Music of the Chicano Movement

Lesson 4 :

Mariachi and Conjunto: Symbols of Chicana/o Identity and Cultural Pride

What instruments and stylistic characteristics are associated with mariachi and conjunto music?


Why are these musical genres symbols of pride for the Chicana/o community?

Mariachi Los Camperos Performing on Stage, photograph by Daniel Sheehy. Smithsonian Folkways Recordings.

Mariachi and Conjunto: Symbols of Chicana/o Identity and Cultural Pride




Flaco Jiménez, by Al Rendón. National Portrait Gallery

30+ MIN

25+ MIN

15+ MIN

Exploring Mariachi: An Enduring Cultural Symbol

Component 1

30+ minutes 

Mariachi Los Camperos

Watch this video, featuring one of the most famous performing mariachi groups in the United States, Mariachi Los Camperos, from Los Angeles.


What instruments did you notice?

Typical Mariachi Instrumentation

  • Voice
  • Violins
  • Trumpets
  • Vihuela (small guitar)
  • Guitarrón (large bass guitar)
  • Harp (sometimes)

Natividad Cano (Los Camperos Group Leader), photo by Hugh Talman. Smithsonian Folkways.


Have you ever heard a mariachi group perform?


Modern-Day Mariachi 

Mariachi Los Camperos Performing on Stage, photo by Daniel Sheehy. Smithsonian Folkways Recordings.

Modern-day mariachi groups often perform at festivals, restaurants, celebrations, in concert halls/theaters (professional touring groups).

What do you think the song in the video was about?



This is a "popurrí," or medley, of songs called “México lindo” (“Pretty Mexico”), and "Viva México," ("Long live Mexico"). The lyrics reflect the pride many Mexican Americans feel about their cultural heritage.

Church at Cuernavaca, Mexico, by Helen Hyde. Smithsonian American Art Museum.

Taxco, Mexico, by Anthony Thieme. Library of Congress Copyright Deposit Collection.

"México lindo" medley

Watch the video again: In what ways (other than through lyrics/language) do musicians convey the message of this song?

  • The expressive and passionate style of singing
  • The feeling with which the instrumentalists play
  • The way in which the musicians are dressed
  • Gestures/choreography/stage presence (for example, raising their hats for emphasis)

Discussion Topics

¡Viva el mariachi! Cover art by Mediastudio, photographs by Daniel Sheehy. Smithsonian Folkways Recordings.

Mariachi musicians commonly wear a uniform called traje de charro. The word charro refers to a Mexican rodeo horseman.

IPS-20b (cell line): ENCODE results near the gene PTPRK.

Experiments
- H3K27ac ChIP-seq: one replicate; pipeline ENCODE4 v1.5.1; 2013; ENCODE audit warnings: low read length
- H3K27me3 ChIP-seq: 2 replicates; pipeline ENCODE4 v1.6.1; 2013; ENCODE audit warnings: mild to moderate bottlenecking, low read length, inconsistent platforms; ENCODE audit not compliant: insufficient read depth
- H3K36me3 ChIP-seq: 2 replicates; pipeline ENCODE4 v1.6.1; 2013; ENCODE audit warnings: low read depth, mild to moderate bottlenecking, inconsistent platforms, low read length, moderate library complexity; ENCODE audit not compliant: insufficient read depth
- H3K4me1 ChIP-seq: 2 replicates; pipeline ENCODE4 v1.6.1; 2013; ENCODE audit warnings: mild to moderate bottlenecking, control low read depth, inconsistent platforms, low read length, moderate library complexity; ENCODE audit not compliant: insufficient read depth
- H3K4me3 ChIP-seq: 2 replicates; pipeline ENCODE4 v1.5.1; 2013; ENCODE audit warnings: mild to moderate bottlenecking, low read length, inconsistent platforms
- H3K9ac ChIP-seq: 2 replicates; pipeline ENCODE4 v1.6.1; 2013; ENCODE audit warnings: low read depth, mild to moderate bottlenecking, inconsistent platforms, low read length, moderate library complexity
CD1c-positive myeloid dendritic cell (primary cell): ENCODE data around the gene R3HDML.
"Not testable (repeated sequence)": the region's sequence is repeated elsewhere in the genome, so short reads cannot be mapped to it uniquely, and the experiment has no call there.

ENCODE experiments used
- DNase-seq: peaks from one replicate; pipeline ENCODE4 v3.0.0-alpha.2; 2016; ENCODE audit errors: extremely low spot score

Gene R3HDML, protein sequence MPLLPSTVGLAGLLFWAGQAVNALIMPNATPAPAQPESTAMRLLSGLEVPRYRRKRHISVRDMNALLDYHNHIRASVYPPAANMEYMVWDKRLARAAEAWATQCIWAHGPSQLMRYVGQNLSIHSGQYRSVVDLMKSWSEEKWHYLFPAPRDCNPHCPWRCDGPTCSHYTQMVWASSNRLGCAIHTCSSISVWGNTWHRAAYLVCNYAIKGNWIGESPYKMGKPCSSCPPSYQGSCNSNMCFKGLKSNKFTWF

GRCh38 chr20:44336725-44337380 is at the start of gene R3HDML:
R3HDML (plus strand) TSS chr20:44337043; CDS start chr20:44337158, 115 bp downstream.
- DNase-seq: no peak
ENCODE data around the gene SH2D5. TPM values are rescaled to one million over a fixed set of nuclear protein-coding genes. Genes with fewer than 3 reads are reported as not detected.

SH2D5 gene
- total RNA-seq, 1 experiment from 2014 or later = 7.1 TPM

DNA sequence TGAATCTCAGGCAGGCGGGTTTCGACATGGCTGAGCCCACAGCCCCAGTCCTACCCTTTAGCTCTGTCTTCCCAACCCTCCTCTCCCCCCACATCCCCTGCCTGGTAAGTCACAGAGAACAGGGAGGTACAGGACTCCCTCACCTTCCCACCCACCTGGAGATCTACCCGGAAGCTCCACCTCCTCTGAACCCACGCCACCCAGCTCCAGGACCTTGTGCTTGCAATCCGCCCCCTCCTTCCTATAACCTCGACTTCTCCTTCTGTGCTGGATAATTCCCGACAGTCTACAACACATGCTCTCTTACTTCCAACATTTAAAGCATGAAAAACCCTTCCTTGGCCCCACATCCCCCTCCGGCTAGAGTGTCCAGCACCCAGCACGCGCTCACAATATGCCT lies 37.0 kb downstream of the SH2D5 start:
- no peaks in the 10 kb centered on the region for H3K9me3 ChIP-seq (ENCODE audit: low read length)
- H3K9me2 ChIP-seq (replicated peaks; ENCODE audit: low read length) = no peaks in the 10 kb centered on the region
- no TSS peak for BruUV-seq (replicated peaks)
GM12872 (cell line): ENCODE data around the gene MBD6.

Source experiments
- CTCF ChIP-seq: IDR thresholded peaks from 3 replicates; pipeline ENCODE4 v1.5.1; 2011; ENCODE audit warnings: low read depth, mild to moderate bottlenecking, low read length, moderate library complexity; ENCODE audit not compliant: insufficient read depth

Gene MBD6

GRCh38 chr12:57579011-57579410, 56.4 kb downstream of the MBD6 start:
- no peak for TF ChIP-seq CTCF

Mola, Figure with Horse, (Cantares Rancheros, Antonio Aguilar), unknown artist. National Museum of Natural History.

Charro Showing Roping Skills, photo by Al Rendón. Smithsonian American Art Museum. 

Mariachi Los Camperos de Nati Cano, photo by Hugh Talman. Smithsonian Folkways Magazine.

Click the button below to read a short article about the history of mariachi.


Choose one of the activity options below:

  1. Read aloud as a full class (students take turns)
  2. Teacher reads to students
  3. Students read independently
  4. Students read with partner or in a small group


Read about Mariachi

A Brief History of Mariachi

Mariachi Timeline (in a nutshell):

When the Spanish conquered the land we now know as Mexico (in the 16th century), they imported new types of instruments (such as different types of guitars and harps).

What we now recognize as the mariachi sound began in rural areas of western Mexico.

This music tradition started to spread as people migrated from rural to more urban areas.

Eventually, this music spread even further by way of radio stations, movie studios, and record companies.

Luis Damián of Mariachi Los Camperos, photo by Daniel Sheehy. Smithsonian Folkways Recordings.

Jesús "Chuy" Guzmán, photo by Hugh Talman. Smithsonian Folkways Recordings.

Mariachi Timeline (continued):


During the Chicano movement, mariachi music became increasingly popular in the United States.


This reclamation of a traditional Mexican folk music style represented a rejection of Americanization. Mexican Americans were eager to embrace/reconnect with their cultural heritage.


During this time, mariachi became an important symbol of solidarity/unity and resistance in the Mexican American community.


In the United States (especially in the Southwest), many schools now have mariachi education programs.

What makes a good mariachi? 

After completing the activities in Lesson Component 1, reflect on the following question:

What is Mariachi?

  • Consider using a Think/Pair/Share strategy for this discussion activity:
    • Students think individually about the question
    • Students discuss their ideas with a partner or small group
    • One member of each group shares an idea with the full class


A mariachi plays mariachi in a mariachi!

Mariachi is . . .

  • A type of musician
  • A type of performing ensemble that includes specific instrumentation
  • A certain repertoire

Mariachi is . . .

  • An emblem of cultural heritage
  • A symbol of cultural pride
  • A symbol of resistance
  • A symbol of solidarity/unity
  • Retention and reclamation of culture

Learning Checkpoint


  • Where did mariachi originate?
  • What is the typical instrumentation of a mariachi ensemble?
  • Why did mariachi music gain popularity in the United States during the Chicano movement?


End of Component 1: Where will you go next?


Experiencing Conjunto: Dance Music of South Texas   

Component 2

25+ Minutes 


Conjunto is another type of music that gained popularity in the United States during the Chicano movement and continues to be a cultural symbol for  Mexican American communities today.

Cover art by Wayne Pope, photo by Philip Gould. Arhoolie Records.

Cover art provided by Flaco Jiménez. Arhoolie Records.

Engaged Listening: "El coco rayado"

Experience 1:

  • Play short 30–45 second excerpts of “El coco rayado” (Stripped coconut) by Rubén Vela y su Conjunto.
  • Engage with the music in the following ways:
    • Tap or step on beat
    • Clap on the offbeat
    • Identify and clap with the rhythm of the bass line

Engaged Listening: "El coco rayado"

Experience 2:

  • Listen again
  • This time, sing along with the refrain when it occurs:

"Que sí, que sí. Que no, que no, ese coco rayado lo quiero yo"

Translation: "Oh yes, oh yes, oh no, oh no, I want that stripped coconut"

A specific style of music that originated in south Texas and the group of musicians who play this music.

Adding Context: What Is Conjunto?